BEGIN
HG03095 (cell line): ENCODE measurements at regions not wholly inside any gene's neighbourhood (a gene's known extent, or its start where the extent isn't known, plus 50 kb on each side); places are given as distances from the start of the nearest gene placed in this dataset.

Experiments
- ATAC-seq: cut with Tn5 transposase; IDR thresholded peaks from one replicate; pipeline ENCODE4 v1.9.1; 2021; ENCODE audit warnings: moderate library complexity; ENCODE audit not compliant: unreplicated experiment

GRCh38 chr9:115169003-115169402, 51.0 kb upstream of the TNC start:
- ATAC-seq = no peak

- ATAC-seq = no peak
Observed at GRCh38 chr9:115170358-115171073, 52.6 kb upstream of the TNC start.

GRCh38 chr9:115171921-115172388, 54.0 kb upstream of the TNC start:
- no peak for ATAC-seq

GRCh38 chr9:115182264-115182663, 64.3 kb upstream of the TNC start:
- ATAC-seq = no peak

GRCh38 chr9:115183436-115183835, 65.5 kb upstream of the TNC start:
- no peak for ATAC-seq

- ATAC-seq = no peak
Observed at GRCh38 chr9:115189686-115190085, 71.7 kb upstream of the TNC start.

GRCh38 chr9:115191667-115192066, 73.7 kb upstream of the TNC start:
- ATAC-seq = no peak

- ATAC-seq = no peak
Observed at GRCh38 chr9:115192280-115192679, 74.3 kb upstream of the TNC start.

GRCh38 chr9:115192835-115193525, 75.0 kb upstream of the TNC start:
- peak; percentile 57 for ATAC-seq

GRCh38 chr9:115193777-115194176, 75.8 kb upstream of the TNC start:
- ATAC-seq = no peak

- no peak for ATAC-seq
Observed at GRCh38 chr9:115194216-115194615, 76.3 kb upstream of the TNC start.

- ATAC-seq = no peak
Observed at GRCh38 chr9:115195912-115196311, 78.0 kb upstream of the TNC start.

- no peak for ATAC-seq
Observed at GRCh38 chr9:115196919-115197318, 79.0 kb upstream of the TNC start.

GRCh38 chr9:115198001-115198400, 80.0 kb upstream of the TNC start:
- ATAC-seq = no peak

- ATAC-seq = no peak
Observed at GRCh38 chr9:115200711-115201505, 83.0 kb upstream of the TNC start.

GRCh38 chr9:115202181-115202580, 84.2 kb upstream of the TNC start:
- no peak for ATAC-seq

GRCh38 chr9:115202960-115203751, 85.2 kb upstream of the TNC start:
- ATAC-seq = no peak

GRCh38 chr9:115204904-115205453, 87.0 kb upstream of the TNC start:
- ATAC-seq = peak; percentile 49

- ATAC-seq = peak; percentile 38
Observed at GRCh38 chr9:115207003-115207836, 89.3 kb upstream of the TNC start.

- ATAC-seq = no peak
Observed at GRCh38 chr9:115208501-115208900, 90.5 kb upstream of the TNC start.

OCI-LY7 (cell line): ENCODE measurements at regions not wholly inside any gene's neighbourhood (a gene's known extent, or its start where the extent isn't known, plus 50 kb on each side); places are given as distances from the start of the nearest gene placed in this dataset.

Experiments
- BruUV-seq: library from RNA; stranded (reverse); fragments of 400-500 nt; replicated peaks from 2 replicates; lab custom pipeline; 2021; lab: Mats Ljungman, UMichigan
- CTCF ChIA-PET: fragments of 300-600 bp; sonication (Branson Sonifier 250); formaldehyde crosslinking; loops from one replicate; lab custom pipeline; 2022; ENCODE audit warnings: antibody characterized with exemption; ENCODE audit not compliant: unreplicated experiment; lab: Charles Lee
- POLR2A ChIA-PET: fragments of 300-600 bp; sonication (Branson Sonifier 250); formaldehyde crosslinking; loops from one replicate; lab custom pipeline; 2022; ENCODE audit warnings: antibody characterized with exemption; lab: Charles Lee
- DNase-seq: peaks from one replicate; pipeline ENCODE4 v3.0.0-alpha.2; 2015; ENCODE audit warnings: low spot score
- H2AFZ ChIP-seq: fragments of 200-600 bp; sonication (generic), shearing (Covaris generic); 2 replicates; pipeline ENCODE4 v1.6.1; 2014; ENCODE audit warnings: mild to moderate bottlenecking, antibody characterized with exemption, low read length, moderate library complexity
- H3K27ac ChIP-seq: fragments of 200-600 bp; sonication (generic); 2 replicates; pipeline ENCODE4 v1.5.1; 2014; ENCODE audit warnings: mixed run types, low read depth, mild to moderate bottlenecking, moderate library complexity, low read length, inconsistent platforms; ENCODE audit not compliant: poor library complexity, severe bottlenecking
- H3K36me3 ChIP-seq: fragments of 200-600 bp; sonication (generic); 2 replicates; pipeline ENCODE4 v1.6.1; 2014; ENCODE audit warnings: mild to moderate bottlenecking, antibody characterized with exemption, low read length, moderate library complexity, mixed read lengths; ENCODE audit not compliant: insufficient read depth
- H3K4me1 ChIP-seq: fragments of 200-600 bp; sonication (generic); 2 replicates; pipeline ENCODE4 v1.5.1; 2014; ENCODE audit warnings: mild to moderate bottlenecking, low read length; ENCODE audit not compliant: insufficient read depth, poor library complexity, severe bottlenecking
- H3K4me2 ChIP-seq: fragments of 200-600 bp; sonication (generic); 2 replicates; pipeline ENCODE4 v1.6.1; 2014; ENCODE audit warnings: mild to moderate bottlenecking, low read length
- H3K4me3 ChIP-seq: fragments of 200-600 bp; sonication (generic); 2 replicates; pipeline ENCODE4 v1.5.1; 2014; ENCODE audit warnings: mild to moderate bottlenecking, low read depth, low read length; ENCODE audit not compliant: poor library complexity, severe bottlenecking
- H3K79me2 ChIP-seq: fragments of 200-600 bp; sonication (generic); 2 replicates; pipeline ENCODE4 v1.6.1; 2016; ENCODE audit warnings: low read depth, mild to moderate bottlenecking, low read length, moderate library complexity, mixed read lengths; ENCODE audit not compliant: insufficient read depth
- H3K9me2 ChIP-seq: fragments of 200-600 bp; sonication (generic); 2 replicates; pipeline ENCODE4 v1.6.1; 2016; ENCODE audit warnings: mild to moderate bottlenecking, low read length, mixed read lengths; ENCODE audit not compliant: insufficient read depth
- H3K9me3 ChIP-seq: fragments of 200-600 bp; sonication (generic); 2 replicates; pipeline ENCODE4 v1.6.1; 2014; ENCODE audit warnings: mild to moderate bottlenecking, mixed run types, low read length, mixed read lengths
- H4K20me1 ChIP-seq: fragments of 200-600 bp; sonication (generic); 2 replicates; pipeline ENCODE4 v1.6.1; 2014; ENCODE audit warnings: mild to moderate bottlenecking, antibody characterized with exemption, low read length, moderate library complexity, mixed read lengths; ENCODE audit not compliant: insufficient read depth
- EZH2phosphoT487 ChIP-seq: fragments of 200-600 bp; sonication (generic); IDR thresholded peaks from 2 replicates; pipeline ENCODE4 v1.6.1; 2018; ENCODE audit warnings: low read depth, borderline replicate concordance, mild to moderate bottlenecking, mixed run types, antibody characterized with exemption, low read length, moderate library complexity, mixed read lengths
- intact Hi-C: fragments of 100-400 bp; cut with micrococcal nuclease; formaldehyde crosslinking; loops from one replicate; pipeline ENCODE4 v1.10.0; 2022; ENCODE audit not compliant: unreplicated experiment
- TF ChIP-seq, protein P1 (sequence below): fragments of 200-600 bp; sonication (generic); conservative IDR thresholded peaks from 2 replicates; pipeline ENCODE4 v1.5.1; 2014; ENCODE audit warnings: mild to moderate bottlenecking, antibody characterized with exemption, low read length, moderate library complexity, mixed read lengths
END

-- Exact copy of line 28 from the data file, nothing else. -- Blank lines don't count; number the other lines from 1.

- no peak for ATAC-seq